World Magazine Day: countless publications

Magazines have been around since the eighteenth century. Their precursors were pamphlets or chronicles—printed matter. Today publications also come in digital and online formats and as apps. The New Apostolic Church is doing its share of publishing.

As clear as the definition of “magazine” may be—a periodical that is published in regular intervals—so different is their content. This was also true yesterday on World Magazine Day. There is scarcely an area of life that is not covered by one of the millions of available magazines.

Daniel Defoe, writer and journalist—and the author of Robinson Crusoe, by the way— was largely responsible for the success of magazines. As early as 1704, in England, he began to publish The Review, a journal.

The New Apostolic Church and its publishing history

Reviews, journals, magazines—printed or digital, upscale glossy or inexpensive fanzines: almost anything is possible today. The New Apostolic Church also has its own publishing history. Bischoff Publishers in Germany plays a key role. This was not always the case, however. Early on, publications were produced in different locations.

Starting in the late 1920s, the focus of the Church’s publishing activities began to shift to Frankfurt, where the Wächterstimme aus Zion (New Apostolic Review) was printed. This was done in a printing shop run by Friedrich Bischoff. In 1931 all publishing activities were officially taken over by the publishing and printing company in Frankfurt am Main, which later came to be known as Bischoff Verlag. The Word of Life, the Youth Guide, and starting in 1933 the magazine Unsere Familie, and as of 1952 a leaflet for the children, The Good Shepherd, followed.

Today the publishing company produces magazines in the German language, such as Unsere Familie, Wir Kinder, and spirit, as well as books, CDs, and videos. The online news magazine and the Church magazine community are also produced at the premises of Bischoff Publishers.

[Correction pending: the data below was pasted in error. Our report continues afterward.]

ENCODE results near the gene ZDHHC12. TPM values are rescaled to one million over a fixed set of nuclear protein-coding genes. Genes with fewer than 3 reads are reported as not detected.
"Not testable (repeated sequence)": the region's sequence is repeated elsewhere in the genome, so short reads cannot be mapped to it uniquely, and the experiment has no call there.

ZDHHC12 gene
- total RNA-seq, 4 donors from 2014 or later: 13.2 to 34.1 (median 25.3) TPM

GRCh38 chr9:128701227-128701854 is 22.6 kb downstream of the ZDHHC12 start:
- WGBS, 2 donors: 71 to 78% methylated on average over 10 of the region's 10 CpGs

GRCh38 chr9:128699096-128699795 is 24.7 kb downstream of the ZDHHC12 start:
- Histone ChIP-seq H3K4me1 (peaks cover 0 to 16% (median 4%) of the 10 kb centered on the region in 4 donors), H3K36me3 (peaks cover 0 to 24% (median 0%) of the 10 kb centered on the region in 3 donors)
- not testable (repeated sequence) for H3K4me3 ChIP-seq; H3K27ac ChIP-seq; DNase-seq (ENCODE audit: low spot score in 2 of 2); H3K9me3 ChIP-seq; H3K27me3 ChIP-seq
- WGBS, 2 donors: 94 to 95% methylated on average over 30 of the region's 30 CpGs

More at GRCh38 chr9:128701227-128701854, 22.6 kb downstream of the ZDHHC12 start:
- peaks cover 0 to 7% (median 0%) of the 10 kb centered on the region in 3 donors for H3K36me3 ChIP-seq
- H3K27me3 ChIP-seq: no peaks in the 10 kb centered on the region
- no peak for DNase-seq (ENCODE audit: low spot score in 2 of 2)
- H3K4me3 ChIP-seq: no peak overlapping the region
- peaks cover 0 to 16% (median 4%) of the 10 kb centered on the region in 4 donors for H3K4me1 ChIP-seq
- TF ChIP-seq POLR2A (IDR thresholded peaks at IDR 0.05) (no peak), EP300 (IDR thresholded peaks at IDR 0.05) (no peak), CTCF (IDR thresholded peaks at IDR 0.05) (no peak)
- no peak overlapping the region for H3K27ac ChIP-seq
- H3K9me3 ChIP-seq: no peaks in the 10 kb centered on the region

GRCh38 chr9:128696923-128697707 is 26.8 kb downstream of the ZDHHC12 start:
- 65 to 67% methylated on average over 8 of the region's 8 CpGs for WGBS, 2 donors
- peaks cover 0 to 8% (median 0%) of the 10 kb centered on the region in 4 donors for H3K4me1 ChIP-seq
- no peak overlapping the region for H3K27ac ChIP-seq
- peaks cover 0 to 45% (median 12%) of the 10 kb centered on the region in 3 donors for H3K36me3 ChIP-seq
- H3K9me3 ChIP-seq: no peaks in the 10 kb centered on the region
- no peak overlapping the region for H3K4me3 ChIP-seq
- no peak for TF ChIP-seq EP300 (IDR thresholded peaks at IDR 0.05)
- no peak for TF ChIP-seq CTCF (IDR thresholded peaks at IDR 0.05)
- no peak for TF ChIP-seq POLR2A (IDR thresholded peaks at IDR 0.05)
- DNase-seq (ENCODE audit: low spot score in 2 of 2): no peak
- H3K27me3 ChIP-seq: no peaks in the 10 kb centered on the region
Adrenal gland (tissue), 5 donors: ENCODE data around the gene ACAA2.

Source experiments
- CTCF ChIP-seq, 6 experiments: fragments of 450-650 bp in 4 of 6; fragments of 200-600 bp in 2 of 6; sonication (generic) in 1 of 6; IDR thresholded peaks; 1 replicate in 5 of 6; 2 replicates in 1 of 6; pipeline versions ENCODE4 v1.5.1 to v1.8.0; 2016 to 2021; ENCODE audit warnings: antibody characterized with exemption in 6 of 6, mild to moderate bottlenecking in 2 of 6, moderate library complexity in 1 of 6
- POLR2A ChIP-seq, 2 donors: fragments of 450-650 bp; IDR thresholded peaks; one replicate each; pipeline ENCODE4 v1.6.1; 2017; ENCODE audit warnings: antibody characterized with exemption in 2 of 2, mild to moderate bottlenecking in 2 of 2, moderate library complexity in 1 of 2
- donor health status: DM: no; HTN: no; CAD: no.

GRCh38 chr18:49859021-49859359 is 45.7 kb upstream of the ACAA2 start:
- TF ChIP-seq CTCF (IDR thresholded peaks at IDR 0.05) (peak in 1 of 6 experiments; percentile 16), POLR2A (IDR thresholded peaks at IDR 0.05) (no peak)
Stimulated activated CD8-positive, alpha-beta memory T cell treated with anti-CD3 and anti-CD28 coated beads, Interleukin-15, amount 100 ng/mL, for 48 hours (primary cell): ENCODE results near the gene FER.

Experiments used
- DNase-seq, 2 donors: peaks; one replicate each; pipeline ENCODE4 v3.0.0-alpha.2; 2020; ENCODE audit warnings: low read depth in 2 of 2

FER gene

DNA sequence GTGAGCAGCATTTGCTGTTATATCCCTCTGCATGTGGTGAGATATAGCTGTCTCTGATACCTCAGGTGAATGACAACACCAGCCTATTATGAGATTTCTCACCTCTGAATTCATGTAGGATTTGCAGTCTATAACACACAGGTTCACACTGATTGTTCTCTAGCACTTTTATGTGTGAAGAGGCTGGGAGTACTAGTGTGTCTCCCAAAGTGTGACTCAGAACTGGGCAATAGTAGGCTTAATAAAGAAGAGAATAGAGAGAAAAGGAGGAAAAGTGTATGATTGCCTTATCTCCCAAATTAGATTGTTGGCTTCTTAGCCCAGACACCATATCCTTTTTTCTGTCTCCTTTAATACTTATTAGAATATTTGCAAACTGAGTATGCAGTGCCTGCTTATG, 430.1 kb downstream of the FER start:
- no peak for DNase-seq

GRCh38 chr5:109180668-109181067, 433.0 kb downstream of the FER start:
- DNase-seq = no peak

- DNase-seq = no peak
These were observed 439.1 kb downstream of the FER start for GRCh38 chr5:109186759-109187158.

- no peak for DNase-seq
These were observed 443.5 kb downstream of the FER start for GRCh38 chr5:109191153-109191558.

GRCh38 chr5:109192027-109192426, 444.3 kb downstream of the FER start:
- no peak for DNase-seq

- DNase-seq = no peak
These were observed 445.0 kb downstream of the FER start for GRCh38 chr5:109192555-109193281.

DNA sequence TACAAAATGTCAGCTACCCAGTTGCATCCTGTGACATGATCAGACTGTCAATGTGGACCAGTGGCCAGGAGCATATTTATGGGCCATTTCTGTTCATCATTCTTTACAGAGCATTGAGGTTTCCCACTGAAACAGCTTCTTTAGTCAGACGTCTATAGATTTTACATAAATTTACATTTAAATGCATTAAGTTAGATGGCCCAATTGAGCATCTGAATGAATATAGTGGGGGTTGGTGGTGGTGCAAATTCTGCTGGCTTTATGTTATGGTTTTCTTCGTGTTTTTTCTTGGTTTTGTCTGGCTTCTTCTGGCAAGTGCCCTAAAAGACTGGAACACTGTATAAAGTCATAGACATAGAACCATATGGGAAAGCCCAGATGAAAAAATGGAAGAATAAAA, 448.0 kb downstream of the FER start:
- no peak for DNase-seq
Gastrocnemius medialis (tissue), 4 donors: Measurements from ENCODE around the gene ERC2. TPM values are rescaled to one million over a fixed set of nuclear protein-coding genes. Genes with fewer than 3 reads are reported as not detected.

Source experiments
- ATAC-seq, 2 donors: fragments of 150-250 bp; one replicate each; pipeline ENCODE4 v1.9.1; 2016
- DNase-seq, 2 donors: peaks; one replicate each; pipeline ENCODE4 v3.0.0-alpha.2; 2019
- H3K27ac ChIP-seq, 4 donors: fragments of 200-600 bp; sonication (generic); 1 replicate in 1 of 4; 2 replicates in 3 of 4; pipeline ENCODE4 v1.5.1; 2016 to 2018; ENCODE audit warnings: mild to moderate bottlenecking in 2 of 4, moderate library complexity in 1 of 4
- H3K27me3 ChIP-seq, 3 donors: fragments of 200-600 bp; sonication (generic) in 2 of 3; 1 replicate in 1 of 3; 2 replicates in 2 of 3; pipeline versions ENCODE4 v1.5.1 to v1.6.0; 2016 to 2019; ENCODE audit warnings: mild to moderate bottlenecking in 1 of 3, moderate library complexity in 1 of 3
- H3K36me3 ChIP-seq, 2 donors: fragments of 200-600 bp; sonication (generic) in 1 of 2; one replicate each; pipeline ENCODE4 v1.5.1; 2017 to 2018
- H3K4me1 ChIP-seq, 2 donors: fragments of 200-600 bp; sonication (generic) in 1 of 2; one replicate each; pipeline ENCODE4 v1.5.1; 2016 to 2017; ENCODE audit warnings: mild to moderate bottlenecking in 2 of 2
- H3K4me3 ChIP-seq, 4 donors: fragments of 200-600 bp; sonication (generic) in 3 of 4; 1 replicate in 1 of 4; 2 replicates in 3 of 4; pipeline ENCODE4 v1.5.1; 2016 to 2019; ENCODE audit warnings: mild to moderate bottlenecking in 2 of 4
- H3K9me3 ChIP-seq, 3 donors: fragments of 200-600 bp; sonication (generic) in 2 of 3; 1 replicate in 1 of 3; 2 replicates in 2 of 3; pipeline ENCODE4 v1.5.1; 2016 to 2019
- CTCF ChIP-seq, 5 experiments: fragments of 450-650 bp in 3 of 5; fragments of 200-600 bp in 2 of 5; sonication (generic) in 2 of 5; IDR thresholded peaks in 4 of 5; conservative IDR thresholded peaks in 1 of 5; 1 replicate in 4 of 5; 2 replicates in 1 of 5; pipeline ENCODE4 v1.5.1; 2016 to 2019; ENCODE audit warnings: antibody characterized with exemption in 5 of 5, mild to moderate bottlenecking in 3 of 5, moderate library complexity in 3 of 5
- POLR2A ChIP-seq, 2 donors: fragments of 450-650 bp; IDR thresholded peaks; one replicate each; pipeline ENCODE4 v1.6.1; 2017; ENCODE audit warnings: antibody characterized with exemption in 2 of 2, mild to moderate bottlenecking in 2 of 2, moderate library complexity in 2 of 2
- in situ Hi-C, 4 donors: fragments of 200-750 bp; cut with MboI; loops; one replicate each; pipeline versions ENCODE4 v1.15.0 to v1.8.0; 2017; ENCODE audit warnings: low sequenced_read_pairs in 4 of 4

Other countries, other issues

Additional magazines are published by the various New Apostolic District Churches across the globe: in Canada, USA, Australia, Argentina. The bestseller is produced in Africa and is called African Joy. About 600,000 copies of the newsletter are printed. It is distributed in twenty African countries and in twenty languages.

The standard four-page section is created in South Africa from the core content of community. The partner District Churches add regional news, have the newsletter translated into their country’s official languages, and then see to the printing and distribution in their regions. This way African Joy is local, regional, and international.

New Apostolic news 24/7

Across all channels—whether in print or online—news from the New Apostolic world reached audiences more than 38 million times last year. And this is only what can be measured immediately. Not included in this number is the sharing of New Apostolic content in the social networks. Last but not least, some of the web content is also featured in print as flyers for congregations or in community, the Church’s international member magazine.

The New Apostolic Church first launched its official website in April 1997 under This was followed by, a network run by the Church. The Church does not have its own central radio station, but there are several radio programmes, for example in the south of Germany, in Berlin, and in the Philippines.

There are also a few TV channels, most notably NACTV in South Africa. The channel broadcasts on three days a week for a total of 13 hours. It airs choir and orchestral music, documentaries, and doctrinal content. The New Apostolic Church in the United States uses its own YouTube channel for its broadcasts.

The result is convincing: New Apostolic news every day of the week.

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Peter Johanning